Net Sales $ 10,000,000    
Cost of Goods Sold $ 8,000,000    

Calculating with the data provided above:

  • Inventory Turnover: $8,000,000 / $3,000,000 = 2.67
  • Inventory Period: 365 / 2.67 = 136.7
  • Receivables Turnover: $10,000,000 / $1,750,000 = 5.71
  • Accounts Receivable Period: 365 / 5.71 = 63.9

Operating Cycle = 136.7 + 63.9 = 181.38 = 200.6 ≈ 201 days

Importance Of Operating Cycle

It provides information on a company's operational efficiency. A shorter cycle signifies a more efficient and effective firm.

A shorter cycle suggests that a corporation can swiftly recover its inventory investment and have adequate cash to satisfy its obligations. Conversely, a company's OC is too long might cause cash flow issues.

There are two methods for a firm to lower their OC:

  1. Accelerate inventory selling: If a corporation can sell its goods rapidly, the OC should fall.

  2. Reduce the time it takes to collect receivables: If a firm can collect credit sales more rapidly, the OC will fall.

Net Operating Cycle (Cash Cycle) vs. Operating Cycle

The net operating cycle (NOC) is sometimes mistaken for the operational cycle (OC) (NOC). The cash conversion cycle, often known as the cash cycle, illustrates how long it takes a corporation to collect cash from the sale of inventory. To distinguish between the two:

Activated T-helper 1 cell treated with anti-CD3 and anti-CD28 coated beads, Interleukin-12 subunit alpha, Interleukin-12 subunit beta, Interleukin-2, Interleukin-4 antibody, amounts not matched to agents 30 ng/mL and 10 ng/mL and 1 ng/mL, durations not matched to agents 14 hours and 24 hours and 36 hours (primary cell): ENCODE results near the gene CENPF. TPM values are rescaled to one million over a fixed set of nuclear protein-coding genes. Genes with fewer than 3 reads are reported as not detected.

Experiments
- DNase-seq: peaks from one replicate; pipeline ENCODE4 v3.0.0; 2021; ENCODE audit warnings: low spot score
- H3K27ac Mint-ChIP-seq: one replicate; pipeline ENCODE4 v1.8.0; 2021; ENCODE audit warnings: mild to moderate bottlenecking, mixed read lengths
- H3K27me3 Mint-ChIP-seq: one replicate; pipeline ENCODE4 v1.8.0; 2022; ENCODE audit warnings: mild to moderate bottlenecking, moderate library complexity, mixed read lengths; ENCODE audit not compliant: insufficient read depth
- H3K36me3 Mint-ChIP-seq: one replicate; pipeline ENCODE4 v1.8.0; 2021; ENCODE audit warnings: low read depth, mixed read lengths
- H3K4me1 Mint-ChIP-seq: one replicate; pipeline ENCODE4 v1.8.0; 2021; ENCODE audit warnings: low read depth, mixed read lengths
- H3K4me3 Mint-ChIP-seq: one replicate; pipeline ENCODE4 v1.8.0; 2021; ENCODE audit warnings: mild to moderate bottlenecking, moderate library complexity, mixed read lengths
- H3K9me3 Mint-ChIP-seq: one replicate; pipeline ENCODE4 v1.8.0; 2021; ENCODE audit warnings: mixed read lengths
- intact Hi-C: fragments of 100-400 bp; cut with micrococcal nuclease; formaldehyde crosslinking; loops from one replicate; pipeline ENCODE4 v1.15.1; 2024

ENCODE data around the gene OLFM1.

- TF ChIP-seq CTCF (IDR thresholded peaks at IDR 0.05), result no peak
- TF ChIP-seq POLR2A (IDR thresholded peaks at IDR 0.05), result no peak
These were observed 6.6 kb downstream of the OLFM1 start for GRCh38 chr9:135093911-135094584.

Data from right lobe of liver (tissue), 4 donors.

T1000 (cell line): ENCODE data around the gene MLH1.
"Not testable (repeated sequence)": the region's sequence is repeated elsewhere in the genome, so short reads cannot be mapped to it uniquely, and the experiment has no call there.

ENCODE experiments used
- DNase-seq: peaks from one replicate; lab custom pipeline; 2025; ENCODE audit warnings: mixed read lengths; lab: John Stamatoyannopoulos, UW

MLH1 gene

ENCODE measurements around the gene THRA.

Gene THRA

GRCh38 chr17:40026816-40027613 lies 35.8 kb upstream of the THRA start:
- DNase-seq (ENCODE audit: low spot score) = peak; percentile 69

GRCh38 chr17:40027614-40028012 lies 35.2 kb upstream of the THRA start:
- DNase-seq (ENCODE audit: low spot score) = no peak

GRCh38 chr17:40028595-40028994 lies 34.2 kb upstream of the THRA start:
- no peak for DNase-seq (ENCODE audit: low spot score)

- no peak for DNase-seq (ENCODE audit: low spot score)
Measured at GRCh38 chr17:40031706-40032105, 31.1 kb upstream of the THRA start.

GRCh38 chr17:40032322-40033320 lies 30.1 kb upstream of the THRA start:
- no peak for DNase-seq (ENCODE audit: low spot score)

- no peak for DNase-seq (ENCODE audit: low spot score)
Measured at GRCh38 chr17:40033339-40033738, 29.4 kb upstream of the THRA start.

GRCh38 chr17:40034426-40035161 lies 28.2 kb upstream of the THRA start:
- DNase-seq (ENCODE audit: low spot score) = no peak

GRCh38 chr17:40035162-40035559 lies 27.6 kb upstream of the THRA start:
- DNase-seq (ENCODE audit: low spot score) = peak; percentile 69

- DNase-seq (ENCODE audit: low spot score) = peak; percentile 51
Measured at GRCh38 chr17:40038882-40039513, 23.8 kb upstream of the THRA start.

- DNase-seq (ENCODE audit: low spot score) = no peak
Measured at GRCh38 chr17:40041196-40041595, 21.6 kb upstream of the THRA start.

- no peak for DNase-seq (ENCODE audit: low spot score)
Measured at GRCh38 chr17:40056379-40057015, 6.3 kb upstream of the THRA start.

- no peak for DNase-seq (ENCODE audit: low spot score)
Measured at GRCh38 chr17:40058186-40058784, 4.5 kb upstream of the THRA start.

1. OC: The period elapsing between the acquisition of inventory and the cash received from the sale of goods.
  2. NOC: The time it takes between paying for inventory and receiving cash from its sale.

Another formula for the NOC = 

Inventory Period + Accounts Receivable Period – Accounts Payable Period

The NOC computation differs from the first in subtracting the accounts payable period from the first because the NOC is only concerned with the time between purchasing items and getting payment from their sale.

The image below illustrates the difference between the cycles:


Factors Impacting Operating Cycle

All of the following elements determine the length of the operational cycle:

  • The company's suppliers extend payment arrangements to it. More extended payment periods reduce the operational cycle since the corporation may postpone cash payments.
  • Because the projected beginning fulfillment rate is higher, the order fulfillment policy increases the quantity of inventory on hand, lengthening the operational cycle.
  • Because looser credit means a longer period until clients pay, the credit policy and payment terms prolong the operational cycle.

As a result, various management actions (or negotiated problems with business partners) can influence a company's operational cycle. The cycle should ideally be kept as short as possible to lower the business's financial requirements.

Examining a potential acquirer's OC can be especially beneficial since it might show opportunities for the acquirer to change the OC to lower cash requirements, which may offset some or all of the financial expenditure required to buy the acquirer.

Significance Of Operating Cycle

The operational cycle is significant because it may notify a business owner how soon goods can be sold. In addition, it determines the efficiency of the organization.

For example, if the company's operational cycle is short, it may quickly execute a turnaround. It may also imply shorter payment periods and a more stringent credit policy.

A shorter operational cycle is preferable since the firm has adequate cash to keep operations running, recoup investments, and satisfy other commitments. In contrast, a company with a longer OC will require more capital to keep operations running.